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Lost in the Pony Fields

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"Lost in the Pony Fields"

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Now that I’ve read the whole thing, the good news about the Iraq Study Group report is that it’s filled with accurate observations about the situation in Iraq. As Kevin Drum writes it’s “more reality-based than the Bush administration, which represents at least a little bit of progress.” On the level of concepts on logic, however, it’s more-or-less a sick joke. As the report outlines, the fundamental problem in Iraq is the absence of broad-based national reconciliation. Absent such reconciliation, it’s impossible for the US military to provide security to the country, impossible to create effective Iraqi institutions, and impossible to isolate hard-core extremists on either side of the sectarian divide.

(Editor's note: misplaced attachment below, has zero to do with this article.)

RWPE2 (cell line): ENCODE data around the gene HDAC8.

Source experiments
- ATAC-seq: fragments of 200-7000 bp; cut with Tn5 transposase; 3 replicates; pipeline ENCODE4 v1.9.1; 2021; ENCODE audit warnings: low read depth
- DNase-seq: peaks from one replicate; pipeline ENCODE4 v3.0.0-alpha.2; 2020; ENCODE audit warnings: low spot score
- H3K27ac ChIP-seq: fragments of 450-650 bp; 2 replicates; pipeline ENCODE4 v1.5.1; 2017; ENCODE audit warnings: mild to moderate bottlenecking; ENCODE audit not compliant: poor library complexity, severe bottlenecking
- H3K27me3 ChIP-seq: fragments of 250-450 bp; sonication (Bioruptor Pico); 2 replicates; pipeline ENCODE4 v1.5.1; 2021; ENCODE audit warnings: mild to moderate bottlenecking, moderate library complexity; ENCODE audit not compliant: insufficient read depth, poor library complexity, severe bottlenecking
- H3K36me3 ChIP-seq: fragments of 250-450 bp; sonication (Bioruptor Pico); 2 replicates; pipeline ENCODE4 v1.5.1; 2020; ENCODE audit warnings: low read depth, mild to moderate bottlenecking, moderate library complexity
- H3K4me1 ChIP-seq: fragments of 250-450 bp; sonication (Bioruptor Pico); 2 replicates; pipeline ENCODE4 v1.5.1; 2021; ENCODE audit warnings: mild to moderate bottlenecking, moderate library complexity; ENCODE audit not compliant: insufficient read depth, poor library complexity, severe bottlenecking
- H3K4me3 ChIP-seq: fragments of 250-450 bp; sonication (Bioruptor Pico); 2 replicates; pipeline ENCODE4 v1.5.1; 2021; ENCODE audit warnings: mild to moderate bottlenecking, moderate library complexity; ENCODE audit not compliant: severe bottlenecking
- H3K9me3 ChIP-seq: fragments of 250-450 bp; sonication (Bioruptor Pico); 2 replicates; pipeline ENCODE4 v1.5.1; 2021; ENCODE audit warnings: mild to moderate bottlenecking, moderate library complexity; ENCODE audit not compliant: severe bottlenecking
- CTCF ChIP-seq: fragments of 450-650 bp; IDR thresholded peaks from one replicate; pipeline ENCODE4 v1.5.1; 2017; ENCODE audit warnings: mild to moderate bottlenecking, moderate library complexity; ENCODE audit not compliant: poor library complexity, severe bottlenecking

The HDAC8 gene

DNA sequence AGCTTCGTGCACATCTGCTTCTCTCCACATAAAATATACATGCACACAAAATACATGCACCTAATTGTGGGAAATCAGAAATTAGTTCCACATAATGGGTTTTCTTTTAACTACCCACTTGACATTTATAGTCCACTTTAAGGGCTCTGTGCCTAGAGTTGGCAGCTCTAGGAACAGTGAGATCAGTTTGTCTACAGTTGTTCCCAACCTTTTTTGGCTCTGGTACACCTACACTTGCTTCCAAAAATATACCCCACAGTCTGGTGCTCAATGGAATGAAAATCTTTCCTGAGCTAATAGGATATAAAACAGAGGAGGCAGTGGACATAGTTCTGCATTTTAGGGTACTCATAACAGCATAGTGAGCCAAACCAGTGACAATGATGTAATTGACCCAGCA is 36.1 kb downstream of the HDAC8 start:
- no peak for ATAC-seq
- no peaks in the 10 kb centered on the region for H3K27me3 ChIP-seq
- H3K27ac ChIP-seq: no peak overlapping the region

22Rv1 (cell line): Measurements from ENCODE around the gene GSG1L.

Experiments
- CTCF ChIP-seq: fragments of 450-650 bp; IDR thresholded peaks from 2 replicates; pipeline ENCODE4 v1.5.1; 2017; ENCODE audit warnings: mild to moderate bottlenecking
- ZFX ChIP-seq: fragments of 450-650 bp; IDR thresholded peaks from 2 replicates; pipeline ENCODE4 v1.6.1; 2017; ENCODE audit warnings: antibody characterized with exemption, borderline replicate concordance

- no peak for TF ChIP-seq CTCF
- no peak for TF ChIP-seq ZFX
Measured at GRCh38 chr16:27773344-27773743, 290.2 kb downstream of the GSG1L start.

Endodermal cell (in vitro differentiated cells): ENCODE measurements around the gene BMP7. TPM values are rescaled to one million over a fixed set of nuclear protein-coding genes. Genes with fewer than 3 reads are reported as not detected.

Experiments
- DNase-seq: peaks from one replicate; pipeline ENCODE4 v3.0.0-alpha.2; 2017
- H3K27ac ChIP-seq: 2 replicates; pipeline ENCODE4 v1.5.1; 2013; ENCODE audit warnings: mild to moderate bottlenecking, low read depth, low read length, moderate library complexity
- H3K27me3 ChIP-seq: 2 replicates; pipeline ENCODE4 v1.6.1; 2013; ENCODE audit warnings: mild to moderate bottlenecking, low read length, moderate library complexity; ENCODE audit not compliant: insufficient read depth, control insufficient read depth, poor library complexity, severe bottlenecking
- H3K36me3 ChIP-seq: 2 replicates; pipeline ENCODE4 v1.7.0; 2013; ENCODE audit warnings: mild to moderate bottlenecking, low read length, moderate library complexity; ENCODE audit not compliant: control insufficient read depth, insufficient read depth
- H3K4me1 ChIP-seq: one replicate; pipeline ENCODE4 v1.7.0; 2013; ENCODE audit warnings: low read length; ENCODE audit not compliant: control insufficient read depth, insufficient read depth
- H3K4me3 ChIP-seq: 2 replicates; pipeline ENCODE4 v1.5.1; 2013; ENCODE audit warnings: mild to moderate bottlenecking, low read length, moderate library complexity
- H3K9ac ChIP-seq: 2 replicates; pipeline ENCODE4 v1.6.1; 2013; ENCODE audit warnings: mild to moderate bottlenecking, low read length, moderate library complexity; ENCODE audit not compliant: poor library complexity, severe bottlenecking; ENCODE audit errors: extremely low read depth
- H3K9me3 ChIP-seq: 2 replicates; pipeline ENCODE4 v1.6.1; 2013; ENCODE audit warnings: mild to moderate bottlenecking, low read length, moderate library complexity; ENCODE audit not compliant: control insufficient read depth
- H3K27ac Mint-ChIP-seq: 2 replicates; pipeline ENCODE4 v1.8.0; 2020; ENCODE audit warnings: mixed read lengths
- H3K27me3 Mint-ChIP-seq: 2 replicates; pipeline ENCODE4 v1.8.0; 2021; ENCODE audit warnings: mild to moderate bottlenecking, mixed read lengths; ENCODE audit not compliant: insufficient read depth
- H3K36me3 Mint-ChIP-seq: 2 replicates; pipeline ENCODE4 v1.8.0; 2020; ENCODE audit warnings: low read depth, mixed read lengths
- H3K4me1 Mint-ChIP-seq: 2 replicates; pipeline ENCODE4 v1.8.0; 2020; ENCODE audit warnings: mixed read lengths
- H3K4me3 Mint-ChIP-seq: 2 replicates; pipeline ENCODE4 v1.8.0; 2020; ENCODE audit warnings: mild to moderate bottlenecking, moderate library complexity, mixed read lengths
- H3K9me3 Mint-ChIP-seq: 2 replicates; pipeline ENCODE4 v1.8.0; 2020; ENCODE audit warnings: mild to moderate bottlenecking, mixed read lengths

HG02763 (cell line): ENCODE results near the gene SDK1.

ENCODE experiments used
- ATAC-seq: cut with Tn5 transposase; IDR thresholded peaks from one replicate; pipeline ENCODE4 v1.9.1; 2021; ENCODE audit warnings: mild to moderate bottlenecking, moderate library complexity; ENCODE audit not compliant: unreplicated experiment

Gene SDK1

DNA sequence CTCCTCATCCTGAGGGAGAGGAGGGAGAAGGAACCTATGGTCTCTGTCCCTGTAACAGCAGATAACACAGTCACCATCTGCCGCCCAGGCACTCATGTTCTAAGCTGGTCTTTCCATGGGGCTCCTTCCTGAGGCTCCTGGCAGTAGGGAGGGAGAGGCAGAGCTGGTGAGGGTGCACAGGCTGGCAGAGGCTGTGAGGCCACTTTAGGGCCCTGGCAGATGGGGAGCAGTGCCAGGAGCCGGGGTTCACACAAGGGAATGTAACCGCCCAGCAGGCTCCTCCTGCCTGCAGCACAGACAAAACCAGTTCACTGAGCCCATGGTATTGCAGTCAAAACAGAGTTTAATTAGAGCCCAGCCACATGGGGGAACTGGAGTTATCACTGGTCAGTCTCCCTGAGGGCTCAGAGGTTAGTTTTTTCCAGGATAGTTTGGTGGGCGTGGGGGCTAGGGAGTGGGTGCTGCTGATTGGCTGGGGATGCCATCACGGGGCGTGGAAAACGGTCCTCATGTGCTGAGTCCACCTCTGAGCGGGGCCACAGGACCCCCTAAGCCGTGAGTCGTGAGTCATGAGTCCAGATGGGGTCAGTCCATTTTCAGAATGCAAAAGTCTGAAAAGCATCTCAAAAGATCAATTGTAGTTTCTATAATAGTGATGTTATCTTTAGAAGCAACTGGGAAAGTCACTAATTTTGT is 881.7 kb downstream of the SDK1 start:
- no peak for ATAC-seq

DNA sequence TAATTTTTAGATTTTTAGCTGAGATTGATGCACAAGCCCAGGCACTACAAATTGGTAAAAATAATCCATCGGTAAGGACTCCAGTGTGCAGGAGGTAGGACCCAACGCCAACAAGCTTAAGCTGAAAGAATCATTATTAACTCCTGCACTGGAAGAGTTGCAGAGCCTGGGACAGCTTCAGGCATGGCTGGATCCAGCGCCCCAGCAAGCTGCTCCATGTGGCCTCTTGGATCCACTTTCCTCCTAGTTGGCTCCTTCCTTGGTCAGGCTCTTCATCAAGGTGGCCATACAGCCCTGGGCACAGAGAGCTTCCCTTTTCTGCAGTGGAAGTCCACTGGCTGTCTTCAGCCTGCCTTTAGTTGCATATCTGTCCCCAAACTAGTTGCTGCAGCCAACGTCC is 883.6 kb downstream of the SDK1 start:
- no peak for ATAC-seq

As the report also recognizes, the main obstacle to broad-based reconciliation is that none of the relevant parties seem to want it:

  • Maliki “has publicly rejected a U.S. timetable to achieve certain benchmarks, ordered the removal of blockades around Sadr City, sought more control over Iraqi security forces, and resisted U.S. requests to move forward on reconciliation or on disbanding Shiite militias.”

  • Sistani, by contrast, “has encouraged a unified Shia bloc with moderated aims within a unified Iraq” but his “influence may be waning, as his words have not succeeded in preventing intra-Shia violence or retaliation against Sunnis.”
  • Hakin’s SCIRI is “the largest and most organized Shia political party” and it “seeks the creation of an autonomous Shia region comprising nine provinces in the south.”
  • Sunni Arabs, meanwhile “reject a federal, decentralized Iraq and do not see a Sunni autonomous region as feasible for themselves.”
  • Tariq al-Hashimi of the Iraqi Islamic Party “opposes the formation of autonomous regions” and demands “a reversal of de-Baathification, and the removal of Shiite militia fighters from the Iraqi security forces.”